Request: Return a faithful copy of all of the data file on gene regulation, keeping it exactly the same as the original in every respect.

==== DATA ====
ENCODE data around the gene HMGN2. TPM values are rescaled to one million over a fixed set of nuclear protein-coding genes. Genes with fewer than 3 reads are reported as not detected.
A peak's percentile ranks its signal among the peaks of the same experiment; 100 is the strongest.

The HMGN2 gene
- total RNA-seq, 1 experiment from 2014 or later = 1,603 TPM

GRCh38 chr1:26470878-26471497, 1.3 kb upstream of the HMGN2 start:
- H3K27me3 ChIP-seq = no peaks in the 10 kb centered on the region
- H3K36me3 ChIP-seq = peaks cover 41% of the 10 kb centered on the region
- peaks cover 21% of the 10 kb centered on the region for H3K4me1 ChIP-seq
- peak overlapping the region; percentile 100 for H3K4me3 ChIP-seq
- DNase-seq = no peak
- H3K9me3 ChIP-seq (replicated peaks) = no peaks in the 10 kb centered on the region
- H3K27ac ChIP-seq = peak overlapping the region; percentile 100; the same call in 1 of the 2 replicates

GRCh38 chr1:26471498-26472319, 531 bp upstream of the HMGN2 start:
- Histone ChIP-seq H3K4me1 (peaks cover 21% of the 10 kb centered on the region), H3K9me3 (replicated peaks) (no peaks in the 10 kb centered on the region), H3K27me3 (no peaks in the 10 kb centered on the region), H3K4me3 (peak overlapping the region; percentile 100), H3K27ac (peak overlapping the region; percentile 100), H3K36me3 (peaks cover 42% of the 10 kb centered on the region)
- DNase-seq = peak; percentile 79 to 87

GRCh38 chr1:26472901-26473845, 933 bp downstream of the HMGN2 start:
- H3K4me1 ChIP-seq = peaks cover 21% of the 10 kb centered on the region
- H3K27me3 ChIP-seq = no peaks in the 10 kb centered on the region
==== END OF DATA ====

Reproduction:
ENCODE data around the gene HMGN2. TPM values are rescaled to one million over a fixed set of nuclear protein-coding genes. Genes with fewer than 3 reads are reported as not detected.
A peak's percentile ranks its signal among the peaks of the same experiment; 100 is the strongest.

The HMGN2 gene
- total RNA-seq, 1 experiment from 2014 or later = 1,603 TPM

GRCh38 chr1:26470878-26471497, 1.3 kb upstream of the HMGN2 start:
- H3K27me3 ChIP-seq = no peaks in the 10 kb centered on the region
- H3K36me3 ChIP-seq = peaks cover 41% of the 10 kb centered on the region
- peaks cover 21% of the 10 kb centered on the region for H3K4me1 ChIP-seq
- peak overlapping the region; percentile 100 for H3K4me3 ChIP-seq
- DNase-seq = no peak
- H3K9me3 ChIP-seq (replicated peaks) = no peaks in the 10 kb centered on the region
- H3K27ac ChIP-seq = peak overlapping the region; percentile 100; the same call in 1 of the 2 replicates

GRCh38 chr1:26471498-26472319, 531 bp upstream of the HMGN2 start:
- Histone ChIP-seq H3K4me1 (peaks cover 21% of the 10 kb centered on the region), H3K9me3 (replicated peaks) (no peaks in the 10 kb centered on the region), H3K27me3 (no peaks in the 10 kb centered on the region), H3K4me3 (peak overlapping the region; percentile 100), H3K27ac (peak overlapping the region; percentile 100), H3K36me3 (peaks cover 42% of the 10 kb centered on the region)
- DNase-seq = peak; percentile 79 to 87

GRCh38 chr1:26472901-26473845, 933 bp downstream of the HMGN2 start:
- H3K4me1 ChIP-seq = peaks cover 21% of the 10 kb centered on the region
- H3K27me3 ChIP-seq = no peaks in the 10 kb centered on the region